"Occupational hazards associated with the use of NPs are hot-button issues," explained Aastha Kohli and Shrenik Desai in a January 2012 article in Focus. "Animal studies conducted with some types of engineered NPs have found NPs to cause adverse lung effects (e.g., pulmonary inflammation and progressive fibrosis), cardiovascular effects (e.g., inflammation, blood platelet activation, plaque formation and thrombosis) and translocation of NPs from lungs to the bloodstream."

In a study cited by Kohli and Shrenik, many companies expressed concern that they were unsure about the correct way to protect employees handling or working with nanomaterials, as well as how to safely dispose of the materials or their byproducts.

BCMs: A Roadmap for other Nanomaterials?

The European Commission (EC) recently initiated a regulatory review-its second-on the development of safe nanomaterial, citing many of those same concerns.

The concerns of each nanomaterial are specific to its particular qualities, and thus need to be assessed on a case-by-case basis, the EC wrote.

EMA and MHLW's paper seems reflective of that conclusion, tackling the safety issues associated with just a single type of nanomedicines: nano-sized BCMs. "BCMs are self-assembled micelles, and they are typically prepared from AB block copolymers," EMA and MHLW explain in the paper.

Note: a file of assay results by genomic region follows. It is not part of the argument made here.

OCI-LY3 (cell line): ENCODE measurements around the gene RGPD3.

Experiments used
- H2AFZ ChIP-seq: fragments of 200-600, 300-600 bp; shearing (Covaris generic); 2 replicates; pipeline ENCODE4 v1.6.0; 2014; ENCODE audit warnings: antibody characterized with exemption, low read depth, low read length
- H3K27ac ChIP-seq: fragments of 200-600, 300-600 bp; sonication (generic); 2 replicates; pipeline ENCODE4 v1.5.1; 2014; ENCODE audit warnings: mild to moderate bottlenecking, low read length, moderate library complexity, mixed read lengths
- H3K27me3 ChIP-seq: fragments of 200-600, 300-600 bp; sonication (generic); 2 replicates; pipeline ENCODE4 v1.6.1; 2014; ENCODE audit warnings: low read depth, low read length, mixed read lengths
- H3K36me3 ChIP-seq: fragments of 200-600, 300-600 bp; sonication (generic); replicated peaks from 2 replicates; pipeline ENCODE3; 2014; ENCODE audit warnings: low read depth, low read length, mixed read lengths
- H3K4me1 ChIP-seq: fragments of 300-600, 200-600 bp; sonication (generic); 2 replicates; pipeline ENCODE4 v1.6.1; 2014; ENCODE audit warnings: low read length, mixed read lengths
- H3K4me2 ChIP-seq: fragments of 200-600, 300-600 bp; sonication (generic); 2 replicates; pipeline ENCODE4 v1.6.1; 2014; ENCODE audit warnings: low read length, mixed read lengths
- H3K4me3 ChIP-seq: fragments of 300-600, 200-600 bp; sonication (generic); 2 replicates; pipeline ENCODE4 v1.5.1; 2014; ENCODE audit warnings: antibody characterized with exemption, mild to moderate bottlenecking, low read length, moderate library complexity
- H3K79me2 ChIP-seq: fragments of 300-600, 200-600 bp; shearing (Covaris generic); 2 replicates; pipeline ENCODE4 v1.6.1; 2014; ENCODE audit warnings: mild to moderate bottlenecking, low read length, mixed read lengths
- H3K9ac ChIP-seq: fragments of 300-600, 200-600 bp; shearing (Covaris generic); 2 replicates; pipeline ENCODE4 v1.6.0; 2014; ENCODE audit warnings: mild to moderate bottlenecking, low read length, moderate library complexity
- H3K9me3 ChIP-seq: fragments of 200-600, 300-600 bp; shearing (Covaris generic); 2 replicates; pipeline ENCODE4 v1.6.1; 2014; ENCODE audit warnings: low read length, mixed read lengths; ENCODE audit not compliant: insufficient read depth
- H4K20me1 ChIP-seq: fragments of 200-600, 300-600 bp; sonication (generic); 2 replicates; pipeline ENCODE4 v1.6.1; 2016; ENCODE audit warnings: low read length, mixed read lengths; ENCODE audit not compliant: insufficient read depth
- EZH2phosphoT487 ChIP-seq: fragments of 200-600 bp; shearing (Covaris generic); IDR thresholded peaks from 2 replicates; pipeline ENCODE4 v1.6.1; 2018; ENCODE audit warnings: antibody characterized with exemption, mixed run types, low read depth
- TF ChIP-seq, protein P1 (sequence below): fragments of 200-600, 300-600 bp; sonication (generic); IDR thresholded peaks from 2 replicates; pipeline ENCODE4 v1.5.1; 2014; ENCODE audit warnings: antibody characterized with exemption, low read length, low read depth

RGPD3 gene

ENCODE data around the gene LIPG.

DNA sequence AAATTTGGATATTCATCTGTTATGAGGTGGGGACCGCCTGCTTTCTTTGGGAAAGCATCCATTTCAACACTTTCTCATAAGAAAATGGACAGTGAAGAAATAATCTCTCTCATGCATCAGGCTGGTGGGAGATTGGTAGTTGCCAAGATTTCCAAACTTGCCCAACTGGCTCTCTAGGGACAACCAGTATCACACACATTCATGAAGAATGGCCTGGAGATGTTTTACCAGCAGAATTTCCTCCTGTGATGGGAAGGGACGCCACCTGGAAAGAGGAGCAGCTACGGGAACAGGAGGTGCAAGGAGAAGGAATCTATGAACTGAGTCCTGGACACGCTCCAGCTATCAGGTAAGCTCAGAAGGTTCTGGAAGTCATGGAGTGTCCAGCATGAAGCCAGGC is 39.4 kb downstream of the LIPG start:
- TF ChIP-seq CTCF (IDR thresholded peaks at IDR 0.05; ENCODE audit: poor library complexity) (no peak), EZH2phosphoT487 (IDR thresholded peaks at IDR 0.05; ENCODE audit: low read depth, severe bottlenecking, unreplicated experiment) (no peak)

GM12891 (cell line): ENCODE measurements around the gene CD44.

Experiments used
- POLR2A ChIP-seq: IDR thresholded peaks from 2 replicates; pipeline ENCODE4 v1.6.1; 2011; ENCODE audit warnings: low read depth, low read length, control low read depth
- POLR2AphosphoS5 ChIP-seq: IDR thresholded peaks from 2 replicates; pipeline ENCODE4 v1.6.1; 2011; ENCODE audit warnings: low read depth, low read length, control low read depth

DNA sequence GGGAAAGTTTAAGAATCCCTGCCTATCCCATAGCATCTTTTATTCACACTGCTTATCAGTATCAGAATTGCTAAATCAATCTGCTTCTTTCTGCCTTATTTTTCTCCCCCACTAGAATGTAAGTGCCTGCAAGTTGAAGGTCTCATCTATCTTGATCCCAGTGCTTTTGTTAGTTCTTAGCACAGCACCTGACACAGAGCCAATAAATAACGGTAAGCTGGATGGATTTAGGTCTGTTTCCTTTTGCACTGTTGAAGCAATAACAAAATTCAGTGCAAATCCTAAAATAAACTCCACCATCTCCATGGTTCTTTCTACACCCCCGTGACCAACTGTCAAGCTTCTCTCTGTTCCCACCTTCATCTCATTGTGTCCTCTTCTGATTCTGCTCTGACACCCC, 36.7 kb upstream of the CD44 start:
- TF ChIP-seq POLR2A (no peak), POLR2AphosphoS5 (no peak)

Several medicines predicated on the technology are currently "in preclinical or clinical development," EMA explained in a statement, likely helping to spur the need for a scientific guideline.

But while the reflection paper extensively lists a number of ICH guidelines that may form the basis for much of the evaluation process, it also notes that the unique characteristics of the BCMs require additional specificity.

EMA/MHLW said that, "due to the complexity of the system … it is recommended that an early dialogue with the regulators takes place to discuss the likely critical product attributes of each particular BCM product."

Manufacturing Issues at Core of Assessment Process